Thursday, May 7, 2009

Carbon Cap and Invest in Ohio


By Wendy Patton

Ohio understands economic change. This is a state where producers of screw caps evolve into safety system architects, where coal miners retrain for nursing careers and where biomed blooms next to blast furnaces. Our economic history has forced us to seek opportunity. This is our competitive advantage.

Congress is now considering a clean energy proposal that would dramatically change domestic energy policy. Under the plan, revenues would be raised to clean up American manufacturing processes; insulate homes, commercial buildings and factories; produce more wind and solar energy in places like Cleveland and Toledo; and produce more fuel-efficient vehicles. This is the kind of opportunity Ohio needs to capitalize on our competitive advantage.

The clean energy proposal includes a system of carbon cap and trade to reduce carbon dioxide and other pollutants that cause global warming. Carbon cap and trade systems are already in place in parts of the U.S. and in Europe. The system places a value on the right to pollute. The cap limits the amount of pollutants that can be emitted, and the trade allows the market to set the price for rights (allowances) for emissions. The revenues can fund the transition to the new energy economy.

We should shape the cap and trade model into a system of cap and invest. Revenue raised from the system should be invested in revitalization of the American economy and mitigation of the transition costs. Household budgets of low- and moderate-income families must be protected as we transform from a high polluting, high-carbon economy to a low carbon, clean green economy. Existing manufacturing jobs in energy intensive industries must be protected from transitional spikes in energy costs. Clean coal and coal sequestration technologies must be developed, since much of the Midwestern electric generation relies on coal plants.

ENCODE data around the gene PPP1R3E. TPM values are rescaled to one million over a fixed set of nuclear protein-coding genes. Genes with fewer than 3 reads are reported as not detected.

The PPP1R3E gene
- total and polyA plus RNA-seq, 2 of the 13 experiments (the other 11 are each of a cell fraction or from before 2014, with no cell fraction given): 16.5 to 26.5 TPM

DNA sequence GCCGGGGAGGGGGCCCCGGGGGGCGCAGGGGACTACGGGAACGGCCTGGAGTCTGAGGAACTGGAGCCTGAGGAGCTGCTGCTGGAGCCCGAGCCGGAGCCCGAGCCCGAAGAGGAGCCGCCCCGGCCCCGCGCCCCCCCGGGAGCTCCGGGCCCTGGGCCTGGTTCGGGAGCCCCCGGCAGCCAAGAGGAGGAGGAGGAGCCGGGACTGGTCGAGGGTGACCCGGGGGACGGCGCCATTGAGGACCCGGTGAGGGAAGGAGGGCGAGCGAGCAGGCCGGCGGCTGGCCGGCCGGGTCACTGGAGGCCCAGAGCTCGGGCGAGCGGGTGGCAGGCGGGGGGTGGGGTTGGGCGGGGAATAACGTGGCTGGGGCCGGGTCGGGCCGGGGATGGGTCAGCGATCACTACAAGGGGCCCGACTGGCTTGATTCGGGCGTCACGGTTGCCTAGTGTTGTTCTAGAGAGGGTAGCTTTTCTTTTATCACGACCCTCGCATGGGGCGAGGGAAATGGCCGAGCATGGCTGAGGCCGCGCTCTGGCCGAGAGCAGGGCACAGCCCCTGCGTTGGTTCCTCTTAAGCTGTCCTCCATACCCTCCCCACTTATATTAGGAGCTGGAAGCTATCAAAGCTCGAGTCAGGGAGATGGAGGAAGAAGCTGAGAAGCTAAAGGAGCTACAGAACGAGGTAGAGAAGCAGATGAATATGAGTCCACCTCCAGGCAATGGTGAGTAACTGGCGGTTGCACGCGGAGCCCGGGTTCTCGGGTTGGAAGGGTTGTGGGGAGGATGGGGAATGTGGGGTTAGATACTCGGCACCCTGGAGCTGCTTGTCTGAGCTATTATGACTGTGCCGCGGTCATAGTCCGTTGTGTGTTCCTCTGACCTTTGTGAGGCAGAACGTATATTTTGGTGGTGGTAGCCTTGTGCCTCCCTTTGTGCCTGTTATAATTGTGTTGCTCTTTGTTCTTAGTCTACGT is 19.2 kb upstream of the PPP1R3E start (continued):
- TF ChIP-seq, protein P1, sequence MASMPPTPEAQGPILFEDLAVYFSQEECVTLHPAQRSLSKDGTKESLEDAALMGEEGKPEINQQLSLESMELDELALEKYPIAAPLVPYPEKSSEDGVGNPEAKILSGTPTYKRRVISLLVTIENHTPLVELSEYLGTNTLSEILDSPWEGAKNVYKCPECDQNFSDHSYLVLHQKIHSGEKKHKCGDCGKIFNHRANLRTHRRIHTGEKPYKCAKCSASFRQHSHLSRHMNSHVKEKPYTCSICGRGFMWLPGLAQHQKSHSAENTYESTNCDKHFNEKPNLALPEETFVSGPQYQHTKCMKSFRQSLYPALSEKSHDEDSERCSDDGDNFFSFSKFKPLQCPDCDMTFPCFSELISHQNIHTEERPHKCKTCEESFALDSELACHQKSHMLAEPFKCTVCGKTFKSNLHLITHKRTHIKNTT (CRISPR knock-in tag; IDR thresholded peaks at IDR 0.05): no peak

Ohio’s leaders are on the job. Senator Brown recently introduced a proposal to provide financial resources and expertise to assist firms in lowering energy costs. Representative Zach Space has started a green jobs corps in his district. Representative Betty Sutton champions the ‘Cash for Clunkers’ program to encourage buying high-mileage vehicles. Representative Marcy Kaptur has seeded green markets for Ohio companies and funded research in photovoltaics. These are great starts. We look forward to more.

Our elected officials must negotiate for provisions in the climate change proposal to create jobs in Ohio and facilitate recovery. Such polices should include:

• Direct federal funding for manufacturers to retool their facilities and retrain their workers to develop, produce and commercialize clean energy technologies.
• Domestic content and labor standards must ensure that firms receiving federal support create jobs that pay a family-supporting wage here at home.
• Increased funding for the Manufacturing Extension Partnership to expand its role in strengthening the clean energy supply chain.
• Increased funding for the Green Jobs Act to retrain workers for new green jobs.
• A presidential task force on clean energy manufacturing to make production of clean energy systems and components a national priority.

In our 2005 report on job potential of renewable energy ("Generating Energy, Generating Jobs"), Policy Matters Ohio presented data demonstrating that Ohio would garner more green jobs than 47 other states given a sizable domestic investment in renewable energy and a set of policies that support domestic manufacturing. We can be a winner because of our assets: dense networks of upstream and downstream suppliers in close proximity to research and development facilities, supporting logistics, financiers with a history in new market development, a well trained work force and strong post-secondary training facilities. The disastrous job loss of the past year makes it hard to recognize the strengths we have. But Ohio hosts a comprehensive industrial base upon which we can build.

There is no denying that last year was a tough. But it is precisely because we need new jobs and reinvestment that our lawmakers must seize the opportunity presented in the climate change discussions. Their actions will be far-reaching. The policies of the U.S. will be central to international talks on climate change at December’s United Nations forum in Copenhagen. If, as they are saying, the road to Copenhagen runs through the Midwest, then it runs through Ohio.
Patton is a senior associate for Policy Matters Ohio.
Copyright (C) 2009 by the Ohio Forum. 5/09


Anonymous said...

It needs to new jobs and reinvestment that our lawmakers must seize the opportunity presented in the climate...

Entertainment at one stop